Names in the Hobbit: In Depth

Even before writing ‘The Hobbit’ and the many other works connected to it, J.R.R.

Tolkien was a famous linguist. Proof of his genius can be seen in the seemingly insignificant names he assigns to his characters. An interesting example is in the name of his protagonist, Bilbo Baggins. His original name was ‘Bilba,’ a truly meaningless word with a pleasing sound. However, the author changed the final vowel to ‘o’ in order to create a more masculine sound and also to evoke the word ‘bilbo’ which can mean a finely crafted sword. The transition of walking stick to sword brings about the change in Bilbo’s character from a homebody who is repulsed by the very idea of adventure to a traveler and burglar who fights giant spiders and creeps into the lair of a dragon.

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In England, the name ‘Baggins’ was traditionally awarded to great travelers or adventurers suggesting that Bilbo’s family had had more than a few adventurers, though of course the more respectable hobbit relatives probably erased any rumors of such nonsense. The name helps us guess at Bilbo’s future adventures and the evolution of his character even before he meets Thorin and Co. A name that less subtly allows the reader to guess at the character’s history is Elrond. In the language Sindarian (the language invented by J.R.R.

Tolkien for Middle Earth) Elrond’s name has two meanings,‘elf of the cave’ and ‘dome of stars.’ The first meaning is a reference to when Elrond was found as an infant abandoned in a cave. The latter meaning references Elrond’s uncanny connection to the heavens, as shown in ‘The Hobbit’ when he reads the moon runes on Thorin’s map. Elrond’s name illustrates some of his strengths as do many of Tolkien’s character’s names particularly that of ‘Gandalf.’ In Old Norse, the word ‘gandr’ means ‘wand or staff’ and the word ‘alfr’means ‘elf.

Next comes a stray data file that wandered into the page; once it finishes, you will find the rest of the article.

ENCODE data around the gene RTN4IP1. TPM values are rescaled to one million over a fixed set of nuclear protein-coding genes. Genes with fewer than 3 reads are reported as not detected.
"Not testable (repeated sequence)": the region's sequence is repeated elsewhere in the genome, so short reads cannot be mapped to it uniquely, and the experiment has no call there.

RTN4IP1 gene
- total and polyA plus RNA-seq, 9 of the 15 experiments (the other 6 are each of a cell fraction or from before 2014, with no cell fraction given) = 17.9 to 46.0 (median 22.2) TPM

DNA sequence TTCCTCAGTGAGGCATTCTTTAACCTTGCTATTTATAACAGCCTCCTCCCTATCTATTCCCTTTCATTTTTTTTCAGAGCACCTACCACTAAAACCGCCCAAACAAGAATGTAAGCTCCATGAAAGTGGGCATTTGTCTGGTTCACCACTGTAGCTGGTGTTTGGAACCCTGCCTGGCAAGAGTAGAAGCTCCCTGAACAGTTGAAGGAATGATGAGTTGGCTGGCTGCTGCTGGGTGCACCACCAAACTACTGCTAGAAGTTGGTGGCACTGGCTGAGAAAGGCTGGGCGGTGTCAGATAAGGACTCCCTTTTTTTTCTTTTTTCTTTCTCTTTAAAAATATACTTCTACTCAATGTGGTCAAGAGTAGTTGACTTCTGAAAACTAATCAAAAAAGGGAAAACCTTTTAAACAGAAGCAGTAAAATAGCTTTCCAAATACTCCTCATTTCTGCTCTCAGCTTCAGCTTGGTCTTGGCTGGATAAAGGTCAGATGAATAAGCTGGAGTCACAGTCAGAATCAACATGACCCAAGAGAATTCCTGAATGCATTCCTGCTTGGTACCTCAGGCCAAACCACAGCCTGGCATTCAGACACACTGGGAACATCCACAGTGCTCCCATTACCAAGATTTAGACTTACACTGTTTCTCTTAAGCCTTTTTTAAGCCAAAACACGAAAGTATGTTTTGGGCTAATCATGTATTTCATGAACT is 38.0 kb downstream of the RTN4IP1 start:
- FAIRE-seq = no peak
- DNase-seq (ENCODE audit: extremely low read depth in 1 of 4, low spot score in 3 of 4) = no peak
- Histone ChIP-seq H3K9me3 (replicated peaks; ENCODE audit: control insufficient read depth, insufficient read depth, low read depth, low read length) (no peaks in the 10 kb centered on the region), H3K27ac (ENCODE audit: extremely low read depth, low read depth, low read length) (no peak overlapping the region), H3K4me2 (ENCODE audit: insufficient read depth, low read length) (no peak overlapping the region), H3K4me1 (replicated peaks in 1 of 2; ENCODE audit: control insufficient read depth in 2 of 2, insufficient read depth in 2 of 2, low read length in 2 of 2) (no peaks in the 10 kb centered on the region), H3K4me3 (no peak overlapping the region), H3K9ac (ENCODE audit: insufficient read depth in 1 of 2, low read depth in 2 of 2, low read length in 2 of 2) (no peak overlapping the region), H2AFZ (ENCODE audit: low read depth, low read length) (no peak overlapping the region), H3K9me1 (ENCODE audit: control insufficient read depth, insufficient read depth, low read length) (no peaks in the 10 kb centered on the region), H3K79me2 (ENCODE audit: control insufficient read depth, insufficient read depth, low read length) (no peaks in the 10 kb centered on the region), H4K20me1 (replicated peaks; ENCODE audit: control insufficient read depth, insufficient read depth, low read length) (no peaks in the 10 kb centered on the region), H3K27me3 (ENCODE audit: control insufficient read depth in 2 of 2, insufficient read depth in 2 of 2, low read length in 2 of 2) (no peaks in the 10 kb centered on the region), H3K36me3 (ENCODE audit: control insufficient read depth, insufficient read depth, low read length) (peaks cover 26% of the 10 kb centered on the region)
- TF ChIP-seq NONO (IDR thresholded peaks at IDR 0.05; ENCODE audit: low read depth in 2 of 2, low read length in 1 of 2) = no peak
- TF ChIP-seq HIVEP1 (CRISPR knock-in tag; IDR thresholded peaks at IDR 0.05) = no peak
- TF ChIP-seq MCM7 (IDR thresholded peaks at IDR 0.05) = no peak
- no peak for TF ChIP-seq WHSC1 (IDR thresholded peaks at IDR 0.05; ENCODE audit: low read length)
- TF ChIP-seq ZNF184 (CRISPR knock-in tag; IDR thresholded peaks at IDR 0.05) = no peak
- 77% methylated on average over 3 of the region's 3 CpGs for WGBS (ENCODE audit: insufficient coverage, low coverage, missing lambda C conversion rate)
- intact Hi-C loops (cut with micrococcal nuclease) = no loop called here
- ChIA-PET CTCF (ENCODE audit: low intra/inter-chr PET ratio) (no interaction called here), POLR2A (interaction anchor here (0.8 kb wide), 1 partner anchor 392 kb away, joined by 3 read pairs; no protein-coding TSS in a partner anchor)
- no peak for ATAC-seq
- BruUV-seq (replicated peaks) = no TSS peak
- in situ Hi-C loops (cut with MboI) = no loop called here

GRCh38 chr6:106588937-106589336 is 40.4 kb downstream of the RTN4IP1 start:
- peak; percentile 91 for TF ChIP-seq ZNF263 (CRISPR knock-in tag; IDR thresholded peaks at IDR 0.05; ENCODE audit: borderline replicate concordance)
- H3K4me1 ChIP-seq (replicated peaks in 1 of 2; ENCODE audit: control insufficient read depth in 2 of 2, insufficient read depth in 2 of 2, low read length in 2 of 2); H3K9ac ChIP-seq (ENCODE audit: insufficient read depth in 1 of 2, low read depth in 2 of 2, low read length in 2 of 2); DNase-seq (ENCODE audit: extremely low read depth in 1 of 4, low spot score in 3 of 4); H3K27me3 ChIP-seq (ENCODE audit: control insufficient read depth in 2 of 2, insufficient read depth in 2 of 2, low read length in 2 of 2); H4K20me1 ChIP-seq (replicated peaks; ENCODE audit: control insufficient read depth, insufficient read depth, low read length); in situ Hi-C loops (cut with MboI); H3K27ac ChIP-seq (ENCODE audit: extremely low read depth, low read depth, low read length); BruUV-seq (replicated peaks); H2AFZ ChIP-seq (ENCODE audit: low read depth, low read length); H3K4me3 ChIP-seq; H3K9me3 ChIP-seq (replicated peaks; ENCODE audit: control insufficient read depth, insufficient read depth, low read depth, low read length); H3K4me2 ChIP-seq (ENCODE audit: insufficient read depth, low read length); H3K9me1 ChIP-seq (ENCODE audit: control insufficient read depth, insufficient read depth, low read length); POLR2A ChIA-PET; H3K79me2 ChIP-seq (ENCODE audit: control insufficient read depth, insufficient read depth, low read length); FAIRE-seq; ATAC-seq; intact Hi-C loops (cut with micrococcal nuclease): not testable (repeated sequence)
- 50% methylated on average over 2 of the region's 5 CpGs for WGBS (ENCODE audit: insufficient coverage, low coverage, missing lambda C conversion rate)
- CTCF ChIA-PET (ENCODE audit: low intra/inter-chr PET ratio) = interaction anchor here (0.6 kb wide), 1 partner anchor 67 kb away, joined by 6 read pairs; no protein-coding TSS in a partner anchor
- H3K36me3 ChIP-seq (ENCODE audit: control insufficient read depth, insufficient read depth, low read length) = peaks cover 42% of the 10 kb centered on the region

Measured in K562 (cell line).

‘ Combined the name becomes ‘staff-elf.’ The first part of the name refers to staff which the wizard uses to preform most of his magic. The second part can only refer to Gandalf’s long and amicable relationship with the elves, as he himself was a Maiar, who came wizard in Middle Earth. Gandalf’s other name,’Olrin,’gives readers an insight into his lesser known powers. In the language of Valinor, Olrin means ‘vision of the mind,’ hinting at Gandalf’s use of telekinesis, which while never called that, appears throughout later books. One of the more obvious examples of telekinesis is in his fight with Saruman when they using magic to throw each other.

Another interpretation of the name may explain Gandalf’s amazing ability of arriving just when his companions need him, such as when the dwarves were caught in the subterranean tunnels of the goblins, if the wizard can literally see a vision of what is happening to his friends. A final name that provides a view of character traits is that of the haughty Thorin. His name means ‘brave/ daring one.’ While an inspiring name for even the most lazy and disappointing of dwarven princes, Thorin more than lives up to his name, even if it means that bravery causes him to die defending the kingdom of his ancestors.